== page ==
Judging by ‘Tramps’, her second LP, Sharon Van Etten has an almost incurably mournful soul. Her voice has a slightly jazzy quality, the kind of vocals you can imagine drifting from the stage in a smoke-filled basement bar, her music veering between urgent rock refrains and sorrowful, slow-paced laments. Opening track ‘Warsaw’, though, is jarring and unsettling, that beautifully forlorn voice weaving between raw-sounding, squally guitar lines. ‘Give Out’ is a simple but excellent acoustic effort, while ‘Serpents’ is driving, edgy, and shot through with drama and chaos. As an album, it’s slightly too laden with slow tracks, but the ponderous pace of songs like ‘In Line’ often give way to surges and crescendos of anti-euphoria, and featuring guest performances from indie luminaries including Beirut, ‘Tramps’ is that rare thing – an album that is consistently arresting.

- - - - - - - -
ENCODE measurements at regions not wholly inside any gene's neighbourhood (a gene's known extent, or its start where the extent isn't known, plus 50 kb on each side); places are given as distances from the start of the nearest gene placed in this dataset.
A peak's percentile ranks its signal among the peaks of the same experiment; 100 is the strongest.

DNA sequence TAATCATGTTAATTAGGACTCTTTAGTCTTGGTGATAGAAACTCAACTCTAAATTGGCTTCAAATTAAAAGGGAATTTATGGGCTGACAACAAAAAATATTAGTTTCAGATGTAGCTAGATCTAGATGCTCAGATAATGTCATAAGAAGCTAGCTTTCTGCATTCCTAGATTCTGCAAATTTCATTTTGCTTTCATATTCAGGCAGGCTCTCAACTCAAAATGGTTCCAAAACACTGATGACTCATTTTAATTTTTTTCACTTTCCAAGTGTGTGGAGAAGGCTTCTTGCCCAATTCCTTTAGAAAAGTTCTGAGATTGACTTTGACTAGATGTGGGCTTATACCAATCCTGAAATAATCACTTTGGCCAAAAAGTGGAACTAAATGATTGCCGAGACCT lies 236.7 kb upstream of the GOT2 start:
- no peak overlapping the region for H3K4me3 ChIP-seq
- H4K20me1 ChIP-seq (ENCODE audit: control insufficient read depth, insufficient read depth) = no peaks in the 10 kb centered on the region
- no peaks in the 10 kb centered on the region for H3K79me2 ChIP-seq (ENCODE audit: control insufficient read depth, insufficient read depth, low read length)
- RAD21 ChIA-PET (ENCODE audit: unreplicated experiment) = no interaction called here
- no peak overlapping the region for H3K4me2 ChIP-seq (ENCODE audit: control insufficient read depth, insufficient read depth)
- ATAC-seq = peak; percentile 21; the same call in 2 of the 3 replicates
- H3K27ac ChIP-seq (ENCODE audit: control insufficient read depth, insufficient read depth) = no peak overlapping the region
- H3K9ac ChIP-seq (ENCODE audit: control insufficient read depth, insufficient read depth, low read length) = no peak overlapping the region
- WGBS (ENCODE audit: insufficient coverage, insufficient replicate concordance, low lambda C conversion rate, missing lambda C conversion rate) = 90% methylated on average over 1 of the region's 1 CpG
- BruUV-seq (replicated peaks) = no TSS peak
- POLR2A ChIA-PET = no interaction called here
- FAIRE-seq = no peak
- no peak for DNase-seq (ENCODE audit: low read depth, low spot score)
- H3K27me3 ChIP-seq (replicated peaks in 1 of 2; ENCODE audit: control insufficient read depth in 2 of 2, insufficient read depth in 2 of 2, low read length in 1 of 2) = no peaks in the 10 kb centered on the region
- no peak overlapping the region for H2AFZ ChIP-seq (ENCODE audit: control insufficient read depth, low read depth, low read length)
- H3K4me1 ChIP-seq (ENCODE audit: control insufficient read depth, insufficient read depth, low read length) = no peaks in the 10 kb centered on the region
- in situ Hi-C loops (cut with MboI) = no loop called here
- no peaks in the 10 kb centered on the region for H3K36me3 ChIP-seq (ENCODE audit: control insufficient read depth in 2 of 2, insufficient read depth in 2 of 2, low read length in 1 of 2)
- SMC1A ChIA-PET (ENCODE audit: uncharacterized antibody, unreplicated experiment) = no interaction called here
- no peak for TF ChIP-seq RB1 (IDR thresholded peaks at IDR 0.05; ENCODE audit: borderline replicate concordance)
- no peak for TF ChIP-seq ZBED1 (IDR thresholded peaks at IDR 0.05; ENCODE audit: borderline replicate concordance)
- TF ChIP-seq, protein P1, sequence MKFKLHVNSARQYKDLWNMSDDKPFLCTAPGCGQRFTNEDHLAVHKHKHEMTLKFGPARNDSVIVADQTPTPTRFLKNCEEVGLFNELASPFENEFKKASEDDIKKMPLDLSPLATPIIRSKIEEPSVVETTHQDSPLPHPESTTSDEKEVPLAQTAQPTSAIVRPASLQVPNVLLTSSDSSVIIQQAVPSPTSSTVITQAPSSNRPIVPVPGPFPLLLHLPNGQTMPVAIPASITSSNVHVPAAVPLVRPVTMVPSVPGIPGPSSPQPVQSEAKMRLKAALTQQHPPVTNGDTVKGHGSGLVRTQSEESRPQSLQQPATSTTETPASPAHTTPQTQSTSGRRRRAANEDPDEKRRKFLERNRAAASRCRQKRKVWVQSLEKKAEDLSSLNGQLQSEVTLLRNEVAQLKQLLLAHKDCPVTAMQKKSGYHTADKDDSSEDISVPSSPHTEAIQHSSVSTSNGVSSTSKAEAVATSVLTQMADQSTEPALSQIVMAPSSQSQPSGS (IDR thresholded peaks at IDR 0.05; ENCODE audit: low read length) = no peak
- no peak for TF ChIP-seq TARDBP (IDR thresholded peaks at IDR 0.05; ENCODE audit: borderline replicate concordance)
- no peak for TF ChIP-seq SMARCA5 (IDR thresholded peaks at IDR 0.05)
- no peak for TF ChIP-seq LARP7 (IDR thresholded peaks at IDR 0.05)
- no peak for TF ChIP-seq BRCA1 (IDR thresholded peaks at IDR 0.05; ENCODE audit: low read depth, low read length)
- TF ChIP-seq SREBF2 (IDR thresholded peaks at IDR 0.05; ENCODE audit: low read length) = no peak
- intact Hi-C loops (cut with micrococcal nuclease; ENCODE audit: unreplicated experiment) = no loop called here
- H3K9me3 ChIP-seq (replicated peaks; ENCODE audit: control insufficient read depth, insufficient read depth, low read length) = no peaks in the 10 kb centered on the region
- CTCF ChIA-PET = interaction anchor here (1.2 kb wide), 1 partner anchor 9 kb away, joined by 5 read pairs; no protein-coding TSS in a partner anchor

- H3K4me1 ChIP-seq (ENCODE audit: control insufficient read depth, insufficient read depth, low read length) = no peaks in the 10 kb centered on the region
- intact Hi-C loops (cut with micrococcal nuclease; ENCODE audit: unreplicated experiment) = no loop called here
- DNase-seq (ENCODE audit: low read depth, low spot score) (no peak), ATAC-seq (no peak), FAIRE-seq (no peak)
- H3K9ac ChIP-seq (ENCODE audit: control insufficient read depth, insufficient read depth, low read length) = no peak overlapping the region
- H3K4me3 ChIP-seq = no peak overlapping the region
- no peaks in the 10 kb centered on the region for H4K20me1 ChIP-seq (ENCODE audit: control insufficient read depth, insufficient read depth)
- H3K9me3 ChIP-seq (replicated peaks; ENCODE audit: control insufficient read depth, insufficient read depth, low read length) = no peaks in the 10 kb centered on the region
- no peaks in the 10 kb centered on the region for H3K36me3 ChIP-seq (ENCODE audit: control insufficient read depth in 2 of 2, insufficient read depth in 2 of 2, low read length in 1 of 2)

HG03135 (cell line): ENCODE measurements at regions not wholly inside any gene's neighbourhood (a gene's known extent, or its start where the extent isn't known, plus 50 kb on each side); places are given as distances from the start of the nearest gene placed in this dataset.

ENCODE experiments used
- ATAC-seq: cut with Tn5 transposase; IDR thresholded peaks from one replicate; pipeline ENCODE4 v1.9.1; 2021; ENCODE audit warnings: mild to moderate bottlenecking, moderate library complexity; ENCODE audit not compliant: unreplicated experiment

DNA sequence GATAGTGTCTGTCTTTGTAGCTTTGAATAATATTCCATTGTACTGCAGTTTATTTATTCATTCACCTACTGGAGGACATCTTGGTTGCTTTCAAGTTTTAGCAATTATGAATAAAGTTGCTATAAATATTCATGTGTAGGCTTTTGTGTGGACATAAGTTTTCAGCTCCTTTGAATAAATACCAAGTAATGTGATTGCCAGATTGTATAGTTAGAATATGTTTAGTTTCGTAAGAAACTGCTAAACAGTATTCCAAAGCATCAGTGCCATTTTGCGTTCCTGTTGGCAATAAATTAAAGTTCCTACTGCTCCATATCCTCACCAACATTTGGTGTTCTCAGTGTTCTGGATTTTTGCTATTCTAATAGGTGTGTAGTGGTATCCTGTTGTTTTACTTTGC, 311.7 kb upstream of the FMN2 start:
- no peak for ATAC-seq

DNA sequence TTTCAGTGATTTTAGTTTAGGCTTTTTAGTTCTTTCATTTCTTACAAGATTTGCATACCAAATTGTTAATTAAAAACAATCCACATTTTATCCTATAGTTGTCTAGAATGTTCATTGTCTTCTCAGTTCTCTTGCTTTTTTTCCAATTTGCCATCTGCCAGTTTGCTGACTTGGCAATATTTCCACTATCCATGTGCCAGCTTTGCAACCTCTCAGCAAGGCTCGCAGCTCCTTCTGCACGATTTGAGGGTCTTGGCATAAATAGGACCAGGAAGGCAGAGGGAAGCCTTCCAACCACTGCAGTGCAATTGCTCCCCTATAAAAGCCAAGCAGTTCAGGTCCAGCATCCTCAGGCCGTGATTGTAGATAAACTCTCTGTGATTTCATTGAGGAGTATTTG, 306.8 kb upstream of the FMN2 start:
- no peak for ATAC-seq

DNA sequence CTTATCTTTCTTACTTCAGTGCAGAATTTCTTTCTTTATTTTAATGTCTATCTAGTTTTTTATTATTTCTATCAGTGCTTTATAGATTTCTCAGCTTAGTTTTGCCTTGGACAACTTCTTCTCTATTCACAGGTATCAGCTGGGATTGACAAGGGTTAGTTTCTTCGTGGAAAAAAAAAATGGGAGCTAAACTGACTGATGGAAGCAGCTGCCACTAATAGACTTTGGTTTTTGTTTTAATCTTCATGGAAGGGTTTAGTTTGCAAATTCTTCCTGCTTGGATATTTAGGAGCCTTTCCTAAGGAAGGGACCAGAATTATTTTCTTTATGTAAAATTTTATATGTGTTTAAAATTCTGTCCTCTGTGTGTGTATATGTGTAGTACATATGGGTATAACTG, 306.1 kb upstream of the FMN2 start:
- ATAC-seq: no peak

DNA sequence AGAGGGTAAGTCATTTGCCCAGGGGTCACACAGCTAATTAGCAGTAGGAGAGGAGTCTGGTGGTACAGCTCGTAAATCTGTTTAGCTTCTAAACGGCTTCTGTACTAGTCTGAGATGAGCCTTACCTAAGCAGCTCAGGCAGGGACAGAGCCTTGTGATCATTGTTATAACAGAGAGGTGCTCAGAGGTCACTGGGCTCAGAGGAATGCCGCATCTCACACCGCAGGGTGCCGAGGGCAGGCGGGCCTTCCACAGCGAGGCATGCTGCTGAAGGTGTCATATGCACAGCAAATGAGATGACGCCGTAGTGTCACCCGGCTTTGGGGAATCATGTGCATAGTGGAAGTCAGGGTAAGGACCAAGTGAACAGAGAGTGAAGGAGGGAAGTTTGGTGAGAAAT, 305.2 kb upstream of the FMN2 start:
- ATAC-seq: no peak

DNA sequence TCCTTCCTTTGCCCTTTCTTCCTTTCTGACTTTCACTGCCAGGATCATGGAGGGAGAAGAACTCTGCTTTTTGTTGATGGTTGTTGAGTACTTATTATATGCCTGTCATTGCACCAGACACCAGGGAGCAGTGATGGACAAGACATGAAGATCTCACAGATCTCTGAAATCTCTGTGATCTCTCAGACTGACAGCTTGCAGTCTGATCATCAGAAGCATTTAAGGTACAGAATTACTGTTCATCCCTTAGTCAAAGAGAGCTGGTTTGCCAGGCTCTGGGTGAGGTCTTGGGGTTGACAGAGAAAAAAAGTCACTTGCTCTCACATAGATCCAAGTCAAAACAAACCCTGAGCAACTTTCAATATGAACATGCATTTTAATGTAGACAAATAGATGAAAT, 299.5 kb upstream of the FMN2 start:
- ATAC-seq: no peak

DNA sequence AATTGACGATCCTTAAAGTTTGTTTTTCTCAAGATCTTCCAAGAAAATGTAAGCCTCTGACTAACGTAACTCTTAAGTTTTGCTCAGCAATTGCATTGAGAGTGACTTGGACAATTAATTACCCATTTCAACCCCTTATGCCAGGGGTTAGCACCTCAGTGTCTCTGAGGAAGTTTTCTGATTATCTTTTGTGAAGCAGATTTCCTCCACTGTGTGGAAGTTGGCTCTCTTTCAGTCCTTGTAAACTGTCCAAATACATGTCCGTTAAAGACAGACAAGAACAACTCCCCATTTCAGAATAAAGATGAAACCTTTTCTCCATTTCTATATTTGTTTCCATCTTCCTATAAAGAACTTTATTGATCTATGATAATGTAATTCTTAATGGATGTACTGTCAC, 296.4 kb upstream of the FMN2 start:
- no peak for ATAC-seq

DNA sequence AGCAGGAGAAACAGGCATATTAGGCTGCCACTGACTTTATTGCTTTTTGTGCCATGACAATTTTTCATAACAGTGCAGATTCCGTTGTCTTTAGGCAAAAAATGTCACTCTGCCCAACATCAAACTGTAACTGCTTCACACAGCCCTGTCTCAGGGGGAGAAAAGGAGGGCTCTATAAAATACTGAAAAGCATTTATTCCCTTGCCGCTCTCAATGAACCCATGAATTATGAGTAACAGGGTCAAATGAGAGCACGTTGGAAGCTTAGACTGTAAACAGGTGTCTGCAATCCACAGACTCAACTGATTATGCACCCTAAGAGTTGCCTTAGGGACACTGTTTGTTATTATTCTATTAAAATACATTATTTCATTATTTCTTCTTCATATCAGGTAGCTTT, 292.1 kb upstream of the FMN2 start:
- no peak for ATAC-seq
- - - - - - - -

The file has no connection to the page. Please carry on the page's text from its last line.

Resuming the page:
By Chris Watkeys